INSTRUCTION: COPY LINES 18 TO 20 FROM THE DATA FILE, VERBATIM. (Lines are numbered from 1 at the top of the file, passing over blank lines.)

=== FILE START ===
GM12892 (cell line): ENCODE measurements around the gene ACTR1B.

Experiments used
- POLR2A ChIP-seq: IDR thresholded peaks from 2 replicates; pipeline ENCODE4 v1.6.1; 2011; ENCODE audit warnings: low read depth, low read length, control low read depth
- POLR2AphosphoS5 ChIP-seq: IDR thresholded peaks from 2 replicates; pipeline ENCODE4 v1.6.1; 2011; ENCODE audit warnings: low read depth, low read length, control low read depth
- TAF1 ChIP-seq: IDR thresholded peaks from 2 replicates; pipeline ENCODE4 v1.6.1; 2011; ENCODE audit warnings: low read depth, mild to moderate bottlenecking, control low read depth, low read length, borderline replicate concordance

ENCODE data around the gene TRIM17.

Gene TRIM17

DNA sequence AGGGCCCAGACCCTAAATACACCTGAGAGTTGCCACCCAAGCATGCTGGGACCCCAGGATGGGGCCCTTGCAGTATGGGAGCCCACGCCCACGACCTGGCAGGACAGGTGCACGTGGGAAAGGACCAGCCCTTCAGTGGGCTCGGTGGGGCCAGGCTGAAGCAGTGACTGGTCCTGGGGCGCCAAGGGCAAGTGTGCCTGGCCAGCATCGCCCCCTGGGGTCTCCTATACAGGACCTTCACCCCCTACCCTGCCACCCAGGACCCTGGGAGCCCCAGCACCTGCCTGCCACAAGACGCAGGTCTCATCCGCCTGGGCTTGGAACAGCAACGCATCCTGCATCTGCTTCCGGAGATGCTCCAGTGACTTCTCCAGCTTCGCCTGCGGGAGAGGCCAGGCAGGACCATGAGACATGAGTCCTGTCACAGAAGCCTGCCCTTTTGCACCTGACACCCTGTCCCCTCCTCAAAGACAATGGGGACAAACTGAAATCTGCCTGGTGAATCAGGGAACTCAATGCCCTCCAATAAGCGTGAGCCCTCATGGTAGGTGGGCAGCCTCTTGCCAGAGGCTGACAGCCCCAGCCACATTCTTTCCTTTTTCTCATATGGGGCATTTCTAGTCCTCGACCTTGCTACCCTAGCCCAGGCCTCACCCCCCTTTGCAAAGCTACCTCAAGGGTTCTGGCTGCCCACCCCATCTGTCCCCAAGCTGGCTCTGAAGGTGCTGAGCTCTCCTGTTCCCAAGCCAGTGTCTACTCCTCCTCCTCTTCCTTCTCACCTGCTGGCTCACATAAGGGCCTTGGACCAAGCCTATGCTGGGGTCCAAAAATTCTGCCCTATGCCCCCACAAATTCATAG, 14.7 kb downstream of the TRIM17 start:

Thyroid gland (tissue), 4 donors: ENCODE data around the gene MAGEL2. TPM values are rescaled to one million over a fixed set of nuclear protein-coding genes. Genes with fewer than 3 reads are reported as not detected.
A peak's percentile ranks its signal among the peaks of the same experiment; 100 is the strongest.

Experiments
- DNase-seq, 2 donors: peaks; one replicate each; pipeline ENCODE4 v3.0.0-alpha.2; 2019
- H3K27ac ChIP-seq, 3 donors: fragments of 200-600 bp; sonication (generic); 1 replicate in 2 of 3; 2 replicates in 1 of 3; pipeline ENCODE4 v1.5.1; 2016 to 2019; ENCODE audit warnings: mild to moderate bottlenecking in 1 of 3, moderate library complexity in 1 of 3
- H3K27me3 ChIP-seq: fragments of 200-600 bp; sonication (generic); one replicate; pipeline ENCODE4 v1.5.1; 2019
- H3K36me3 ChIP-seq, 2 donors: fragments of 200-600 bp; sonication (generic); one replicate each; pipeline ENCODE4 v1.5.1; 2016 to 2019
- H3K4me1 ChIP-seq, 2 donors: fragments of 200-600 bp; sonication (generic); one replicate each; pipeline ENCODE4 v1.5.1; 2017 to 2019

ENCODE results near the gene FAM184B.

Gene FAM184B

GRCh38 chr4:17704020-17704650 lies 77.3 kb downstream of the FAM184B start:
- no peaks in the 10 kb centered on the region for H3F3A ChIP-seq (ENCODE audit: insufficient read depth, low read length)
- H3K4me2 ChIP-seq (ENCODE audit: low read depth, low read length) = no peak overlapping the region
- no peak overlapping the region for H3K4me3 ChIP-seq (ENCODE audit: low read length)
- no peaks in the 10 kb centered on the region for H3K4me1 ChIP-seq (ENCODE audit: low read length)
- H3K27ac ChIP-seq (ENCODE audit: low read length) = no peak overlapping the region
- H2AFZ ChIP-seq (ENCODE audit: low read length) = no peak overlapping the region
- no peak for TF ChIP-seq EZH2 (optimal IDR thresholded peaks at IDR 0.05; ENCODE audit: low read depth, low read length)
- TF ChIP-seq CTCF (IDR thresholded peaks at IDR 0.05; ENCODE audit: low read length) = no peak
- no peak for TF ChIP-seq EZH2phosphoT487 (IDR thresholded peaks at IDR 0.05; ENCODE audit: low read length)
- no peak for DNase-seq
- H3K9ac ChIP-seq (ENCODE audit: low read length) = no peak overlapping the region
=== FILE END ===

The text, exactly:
Gene FAM184B

GRCh38 chr4:17704020-17704650 lies 77.3 kb downstream of the FAM184B start:
- no peaks in the 10 kb centered on the region for H3F3A ChIP-seq (ENCODE audit: insufficient read depth, low read length)